Playing-card collectors look for the art of the deal
We’ll send you a myFT Daily Digest email rounding up the latest Collecting news every morning.
On a rainy day in Paris in 1990, Frank and Annelies van den Bergh ducked into a tiny bookshop where they spotted an illustrated history of playing cards. “I looked at the book, and I was lost,” says Frank van den Bergh, a Dutch banker who, in his younger years, had been a self-described “fanatic bridge player”. The book made a visceral connection to his former hobby and ended up sparking a new one.
Once back in Amsterdam, the van den Berghs contacted a dealer named Harry Kenter and spent “a small fortune” on another reference book and two antique decks of cards. Frank recalls, “We looked at each other and said, ‘Well, what have we done?’” The couple decided to limit the scope of their collection by including only rare and beautiful examples in mint or near-mint condition.
The Frank van den Bergh Collection now comprises 146 decks of playing cards. Frank completed a definitive book about the collection and since his children are not interested in taking it on, he has decided to give someone else the opportunity — the collection will be for sale with Daniel Crouch Rare Books at Tefaf in Maastricht next week. Spanning the years 1675-1975, it reveals that something as ubiquitous as a deck of cards can act as a backdrop for artistic experimentation, political commentary or educational lessons.
For example, a German artist nicknamed the “Raphael of Cats” created an early example of an oval-shaped deck in about 1877, this one remarkable for its bright colouration (though there are no cats on the cards). A more partisan deck manages to fit the suits’ symbols around engraved images and textual analysis pertaining to the South Sea Bubble economic crisis of 1720. A third set, Jeu de la Guerre (Game of War), made in Leiden c1700, teaches military strategy.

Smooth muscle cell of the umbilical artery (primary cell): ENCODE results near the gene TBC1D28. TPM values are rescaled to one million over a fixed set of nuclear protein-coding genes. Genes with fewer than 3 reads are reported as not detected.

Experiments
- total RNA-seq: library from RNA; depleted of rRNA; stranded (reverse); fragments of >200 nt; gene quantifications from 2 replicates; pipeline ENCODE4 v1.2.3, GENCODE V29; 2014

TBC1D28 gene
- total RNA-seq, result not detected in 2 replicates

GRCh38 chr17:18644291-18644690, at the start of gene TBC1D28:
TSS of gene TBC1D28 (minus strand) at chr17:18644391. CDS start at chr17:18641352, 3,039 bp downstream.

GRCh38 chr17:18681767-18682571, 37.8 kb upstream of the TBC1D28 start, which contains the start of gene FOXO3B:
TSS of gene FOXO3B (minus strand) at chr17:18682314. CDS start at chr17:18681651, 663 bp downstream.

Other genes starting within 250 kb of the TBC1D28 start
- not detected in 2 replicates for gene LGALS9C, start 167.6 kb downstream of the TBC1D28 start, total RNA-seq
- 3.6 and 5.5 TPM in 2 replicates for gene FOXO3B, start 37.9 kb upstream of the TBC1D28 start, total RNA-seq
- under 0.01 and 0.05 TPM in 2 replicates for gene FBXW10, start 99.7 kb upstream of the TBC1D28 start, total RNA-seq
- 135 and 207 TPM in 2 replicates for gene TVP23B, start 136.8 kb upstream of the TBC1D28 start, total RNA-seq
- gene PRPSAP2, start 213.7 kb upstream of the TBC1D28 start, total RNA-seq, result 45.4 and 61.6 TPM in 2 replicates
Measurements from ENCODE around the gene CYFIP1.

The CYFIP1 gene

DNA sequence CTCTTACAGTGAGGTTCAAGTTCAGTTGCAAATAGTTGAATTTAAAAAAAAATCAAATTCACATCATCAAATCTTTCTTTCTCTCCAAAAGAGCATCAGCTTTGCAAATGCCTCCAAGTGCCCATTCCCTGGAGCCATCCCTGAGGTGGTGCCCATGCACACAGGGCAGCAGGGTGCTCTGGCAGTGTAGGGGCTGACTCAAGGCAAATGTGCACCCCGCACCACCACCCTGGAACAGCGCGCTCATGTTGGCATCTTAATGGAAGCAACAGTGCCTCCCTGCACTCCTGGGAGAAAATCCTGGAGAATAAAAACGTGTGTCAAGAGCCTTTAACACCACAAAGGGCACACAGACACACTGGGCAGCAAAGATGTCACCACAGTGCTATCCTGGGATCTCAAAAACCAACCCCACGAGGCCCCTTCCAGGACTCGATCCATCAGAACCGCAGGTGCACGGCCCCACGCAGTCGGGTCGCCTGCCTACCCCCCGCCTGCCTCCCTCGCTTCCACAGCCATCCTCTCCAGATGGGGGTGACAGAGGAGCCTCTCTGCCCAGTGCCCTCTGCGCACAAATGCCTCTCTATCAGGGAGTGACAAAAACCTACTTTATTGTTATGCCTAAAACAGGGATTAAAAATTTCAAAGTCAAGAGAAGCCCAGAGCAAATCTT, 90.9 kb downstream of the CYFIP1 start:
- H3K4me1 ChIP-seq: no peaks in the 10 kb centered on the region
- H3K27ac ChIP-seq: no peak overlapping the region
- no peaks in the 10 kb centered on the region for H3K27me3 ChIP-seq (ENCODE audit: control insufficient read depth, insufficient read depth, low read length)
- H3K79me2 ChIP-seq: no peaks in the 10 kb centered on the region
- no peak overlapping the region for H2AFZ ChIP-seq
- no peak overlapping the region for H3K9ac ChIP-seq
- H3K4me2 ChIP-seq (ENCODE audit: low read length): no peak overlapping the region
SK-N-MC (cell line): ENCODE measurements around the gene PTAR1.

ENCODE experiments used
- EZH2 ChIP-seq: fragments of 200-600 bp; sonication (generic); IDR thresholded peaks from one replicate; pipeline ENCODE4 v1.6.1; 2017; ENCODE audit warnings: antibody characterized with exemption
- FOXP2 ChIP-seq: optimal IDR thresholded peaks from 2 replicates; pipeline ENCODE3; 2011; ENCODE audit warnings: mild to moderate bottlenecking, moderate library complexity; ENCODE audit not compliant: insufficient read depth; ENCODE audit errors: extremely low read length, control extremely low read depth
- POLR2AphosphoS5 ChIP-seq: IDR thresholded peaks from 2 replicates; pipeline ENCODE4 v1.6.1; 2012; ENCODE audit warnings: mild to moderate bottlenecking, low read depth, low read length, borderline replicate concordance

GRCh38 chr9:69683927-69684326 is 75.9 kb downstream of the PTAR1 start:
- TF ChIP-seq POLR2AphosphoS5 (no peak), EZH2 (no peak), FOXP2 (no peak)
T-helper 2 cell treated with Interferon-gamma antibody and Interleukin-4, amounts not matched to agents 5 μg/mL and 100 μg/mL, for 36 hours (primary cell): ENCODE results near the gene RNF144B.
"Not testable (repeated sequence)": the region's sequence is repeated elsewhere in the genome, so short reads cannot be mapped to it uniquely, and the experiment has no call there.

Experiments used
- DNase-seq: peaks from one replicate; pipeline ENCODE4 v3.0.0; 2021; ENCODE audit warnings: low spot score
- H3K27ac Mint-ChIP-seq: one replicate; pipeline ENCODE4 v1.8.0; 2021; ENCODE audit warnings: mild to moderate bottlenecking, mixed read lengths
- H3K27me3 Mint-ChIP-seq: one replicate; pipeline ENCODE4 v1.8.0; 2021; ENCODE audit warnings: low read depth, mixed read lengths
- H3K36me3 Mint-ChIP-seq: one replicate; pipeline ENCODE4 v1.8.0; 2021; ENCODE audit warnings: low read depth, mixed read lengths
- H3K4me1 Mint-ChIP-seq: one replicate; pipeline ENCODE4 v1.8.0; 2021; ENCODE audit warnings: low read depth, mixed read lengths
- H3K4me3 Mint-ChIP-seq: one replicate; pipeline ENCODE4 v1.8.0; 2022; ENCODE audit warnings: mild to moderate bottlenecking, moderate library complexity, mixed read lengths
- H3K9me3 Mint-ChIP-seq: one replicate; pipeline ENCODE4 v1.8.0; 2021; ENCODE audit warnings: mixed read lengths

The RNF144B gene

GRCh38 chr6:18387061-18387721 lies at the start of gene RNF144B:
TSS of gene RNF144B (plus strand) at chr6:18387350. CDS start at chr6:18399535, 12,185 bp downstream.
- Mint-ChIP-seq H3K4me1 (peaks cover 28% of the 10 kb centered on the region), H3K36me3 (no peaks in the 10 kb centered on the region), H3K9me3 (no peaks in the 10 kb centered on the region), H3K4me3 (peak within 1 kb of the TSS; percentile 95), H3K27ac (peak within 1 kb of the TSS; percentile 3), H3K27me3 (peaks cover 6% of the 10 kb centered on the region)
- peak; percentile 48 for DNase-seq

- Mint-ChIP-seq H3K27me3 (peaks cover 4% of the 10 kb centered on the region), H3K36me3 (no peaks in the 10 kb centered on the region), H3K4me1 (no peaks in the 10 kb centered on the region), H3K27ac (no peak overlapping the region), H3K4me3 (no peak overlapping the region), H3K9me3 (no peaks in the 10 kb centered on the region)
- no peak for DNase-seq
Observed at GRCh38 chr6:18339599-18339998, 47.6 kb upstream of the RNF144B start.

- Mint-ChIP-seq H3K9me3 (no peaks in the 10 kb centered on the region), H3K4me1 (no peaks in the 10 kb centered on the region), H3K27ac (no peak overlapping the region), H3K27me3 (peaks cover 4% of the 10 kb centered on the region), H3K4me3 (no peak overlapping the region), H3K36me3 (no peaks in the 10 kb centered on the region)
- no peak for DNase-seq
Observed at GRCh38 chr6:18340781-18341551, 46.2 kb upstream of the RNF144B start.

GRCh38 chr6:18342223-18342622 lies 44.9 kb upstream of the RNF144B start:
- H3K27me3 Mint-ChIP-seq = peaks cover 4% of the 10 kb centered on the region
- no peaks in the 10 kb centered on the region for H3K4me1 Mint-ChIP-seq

Many cards were used for game play — although never by the van den Berghs, because any nick or stain could decrease their value — but some were intended to demonstrate a printer’s skills to prospective clients. Van den Bergh’s favourite is entirely different: a so-called “foundling card”, left with an abandoned baby girl in Amsterdam in 1795. As he describes it, desperate mothers would tuck a playing card in with their child; whole if she planned not to return, cut in a custom design that could be matched up when they reunited. This card is cut — but the fact we only have half might suggest she never went back. “It’s so special, and it’s so emotional,” says van den Bergh.
The whole is worth more than the sum of its parts, Daniel Crouch says of the collection, which is priced at €600,000. “It would be practically impossible to start and complete this collection again,” he says.
Playing cards have been undervalued for years, he says, but there is now a community of private and institutional collectors bolstering the market. Strong interest in printed ephemera has prompted dealers like him, as well as auction houses, to include playing cards in their regular stock of rare books and maps. A potential buyer, he suggests, could be someone in the gambling arena who has hit it big and might be interested in a top-quality, “core” collection that reflects on that pastime.
As van den Bergh puts it: “If you collect cars, you can buy a Chevy on every street corner. But here, you buy the Bugattis, the Ferraris and Porsches of playing cards.”